Dáil debates

Wednesday, 13 February 2013

Magdalen Laundries: Motion (Resumed) [Private Members]


6:55 pm

Photo of Seán KennySeán Kenny (Dublin North East, Labour) | Oireachtas source

It has been said that people in Ireland today under 40 years of age might be unaware of what Irish society was like during the era that is described in the McAleese report. The writer and journalist John Cooney published a book in 1999 entitled John Charles McQuaid: Ruler of Catholic Ireland. In his well-researched work, Mr. Cooney refers to the Magdalen laundries in the archdiocese of Dublin during Archbishop McQuaid's stewardship. On page 152 he states: "Worse even than the austere regime which applied in industrial schools such as Artane for boys and Goldenbridge for girls, were the conditions for "fallen women" engaged in laundry and menial work in the four Magdalene laundries in the [Dublin] archdiocese, at Donnybrook, Drumcondra, Dún Laoghaire and Lower Gloucester Street. A particular harrowing story was that of 14-year old Martha, who was sent to Drumcondra in 1942 to repent for "telling a shameful lie" - she had been indecently assaulted by a relative, but her aunts did not believe her". On page 278 of the same book Mr. Cooney refers further to the Magdalen laundries: "Unmarried mothers were placed in "Magdalene Laundries" where they were forced by nuns to engage in slave-labour as laundry workers and cleaning women."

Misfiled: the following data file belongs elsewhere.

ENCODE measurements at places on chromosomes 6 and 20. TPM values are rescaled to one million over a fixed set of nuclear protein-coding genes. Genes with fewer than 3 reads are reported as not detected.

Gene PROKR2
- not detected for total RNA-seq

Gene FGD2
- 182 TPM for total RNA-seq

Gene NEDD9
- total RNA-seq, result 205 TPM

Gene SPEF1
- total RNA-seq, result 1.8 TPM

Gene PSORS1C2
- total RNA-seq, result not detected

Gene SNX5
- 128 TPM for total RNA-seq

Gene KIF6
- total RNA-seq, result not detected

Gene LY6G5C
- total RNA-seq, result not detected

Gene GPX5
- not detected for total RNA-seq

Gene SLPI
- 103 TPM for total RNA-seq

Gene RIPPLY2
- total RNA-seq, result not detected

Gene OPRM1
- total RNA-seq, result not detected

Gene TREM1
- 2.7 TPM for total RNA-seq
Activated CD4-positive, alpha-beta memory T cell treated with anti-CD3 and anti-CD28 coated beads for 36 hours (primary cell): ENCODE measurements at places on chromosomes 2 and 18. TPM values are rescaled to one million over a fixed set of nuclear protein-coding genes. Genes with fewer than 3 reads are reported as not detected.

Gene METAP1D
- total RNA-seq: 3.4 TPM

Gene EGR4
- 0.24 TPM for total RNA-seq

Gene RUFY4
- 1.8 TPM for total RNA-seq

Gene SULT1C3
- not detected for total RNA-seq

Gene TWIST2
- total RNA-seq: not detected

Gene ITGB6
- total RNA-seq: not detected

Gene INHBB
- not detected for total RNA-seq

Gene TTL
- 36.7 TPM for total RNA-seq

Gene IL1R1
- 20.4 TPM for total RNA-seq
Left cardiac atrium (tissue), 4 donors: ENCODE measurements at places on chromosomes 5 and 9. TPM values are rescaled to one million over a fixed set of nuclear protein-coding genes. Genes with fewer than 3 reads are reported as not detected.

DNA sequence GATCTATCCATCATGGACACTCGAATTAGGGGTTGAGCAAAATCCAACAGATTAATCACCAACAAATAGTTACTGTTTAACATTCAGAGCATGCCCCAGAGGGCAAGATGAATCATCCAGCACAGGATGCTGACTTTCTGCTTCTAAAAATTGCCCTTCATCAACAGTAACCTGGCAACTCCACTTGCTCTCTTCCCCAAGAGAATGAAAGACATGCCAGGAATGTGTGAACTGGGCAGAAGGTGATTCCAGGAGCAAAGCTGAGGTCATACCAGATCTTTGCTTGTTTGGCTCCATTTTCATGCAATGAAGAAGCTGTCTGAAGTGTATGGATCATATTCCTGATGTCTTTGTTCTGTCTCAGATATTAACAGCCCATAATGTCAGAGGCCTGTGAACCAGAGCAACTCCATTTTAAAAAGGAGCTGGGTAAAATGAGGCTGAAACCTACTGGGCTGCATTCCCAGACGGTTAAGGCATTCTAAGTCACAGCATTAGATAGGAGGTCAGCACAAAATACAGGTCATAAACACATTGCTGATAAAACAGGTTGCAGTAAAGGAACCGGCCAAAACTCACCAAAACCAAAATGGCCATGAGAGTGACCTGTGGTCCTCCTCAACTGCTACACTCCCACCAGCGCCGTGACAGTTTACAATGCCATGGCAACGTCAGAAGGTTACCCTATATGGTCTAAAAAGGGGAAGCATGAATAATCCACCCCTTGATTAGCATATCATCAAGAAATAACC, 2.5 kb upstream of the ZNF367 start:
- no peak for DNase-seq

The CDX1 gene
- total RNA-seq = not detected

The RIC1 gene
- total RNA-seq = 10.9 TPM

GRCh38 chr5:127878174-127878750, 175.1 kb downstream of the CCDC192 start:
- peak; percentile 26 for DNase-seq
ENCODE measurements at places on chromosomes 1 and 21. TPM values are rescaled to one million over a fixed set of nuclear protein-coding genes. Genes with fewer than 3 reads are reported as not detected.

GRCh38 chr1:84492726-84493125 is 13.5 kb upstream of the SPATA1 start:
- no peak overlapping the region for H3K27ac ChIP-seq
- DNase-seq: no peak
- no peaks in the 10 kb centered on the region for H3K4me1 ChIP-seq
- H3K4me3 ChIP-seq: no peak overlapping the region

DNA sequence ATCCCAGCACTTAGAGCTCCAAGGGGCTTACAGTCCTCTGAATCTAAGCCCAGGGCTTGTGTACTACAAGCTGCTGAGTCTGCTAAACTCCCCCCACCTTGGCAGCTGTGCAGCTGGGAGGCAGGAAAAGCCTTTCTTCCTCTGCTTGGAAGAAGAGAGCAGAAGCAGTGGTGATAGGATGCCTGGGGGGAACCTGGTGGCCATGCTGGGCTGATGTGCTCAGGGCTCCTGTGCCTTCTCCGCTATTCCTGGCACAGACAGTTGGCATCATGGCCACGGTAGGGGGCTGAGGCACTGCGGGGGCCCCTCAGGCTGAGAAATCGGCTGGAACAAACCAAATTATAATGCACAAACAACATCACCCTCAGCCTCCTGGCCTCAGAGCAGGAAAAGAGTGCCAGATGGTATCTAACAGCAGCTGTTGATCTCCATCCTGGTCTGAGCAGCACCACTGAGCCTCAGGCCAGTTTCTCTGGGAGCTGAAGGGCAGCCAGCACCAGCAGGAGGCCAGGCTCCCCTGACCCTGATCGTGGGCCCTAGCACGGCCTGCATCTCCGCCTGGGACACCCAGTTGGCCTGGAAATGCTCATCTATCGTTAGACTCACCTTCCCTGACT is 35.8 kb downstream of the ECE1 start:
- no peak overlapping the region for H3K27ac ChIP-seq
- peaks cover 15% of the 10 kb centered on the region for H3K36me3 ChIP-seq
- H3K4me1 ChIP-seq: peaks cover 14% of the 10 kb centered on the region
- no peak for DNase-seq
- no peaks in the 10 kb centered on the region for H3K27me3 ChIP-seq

This was also a period when Ireland was ruled politically, for the most part, by Fianna Fáil Leader Éamon de Valera as Taoiseach. He was later President of Ireland. This period is often referred to as "de Valera's Ireland". In his book John Cooney describes, in chapter ten, how Éamon de Valera as Taoiseach intervened in 1940 to convince Pope Pius XII to appoint John Charles McQuaid as Archbishop of Dublin and to appoint the Maynooth professor Michael Browne as Bishop of Galway.

In 2011, I welcomed the establishment of the interdepartmental committee of inquiry, headed by the former Senator, Dr. Martin McAleese, and I was pleased to learn that all Government Departments and their records would be made available for the committee's work. I also said at the time that I welcomed the assurances of the Minister for Justice and Equality, Deputy Shatter, to the Justice for Magdalenes campaign that the development of a narrative of State interaction with the Magdalen laundries would consider acts of omission on the part of the State, particularly the State's failure to inspect and regulate, and thereby prevent abuse in, the laundries.

The State, including the Government and individual Deputies like myself, must remember that the issue of the Magdalen laundries is fundamentally about the women who spent time in the institutions. It is also about their children. Most of the survivors are aging and elderly. Some women feel that both church and State pursued a policy of denial for as long as absolutely necessary. It is for their sakes that the church and State should consider offering an apology. I also wish to put on the record, as I said in 2011, that I believe society owes these women an apology, not merely the State or the church. The reality is that the Magdalen laundries could not have functioned in Irish society without the implicit consent of that society. In many respects, the blame rests on all of us.


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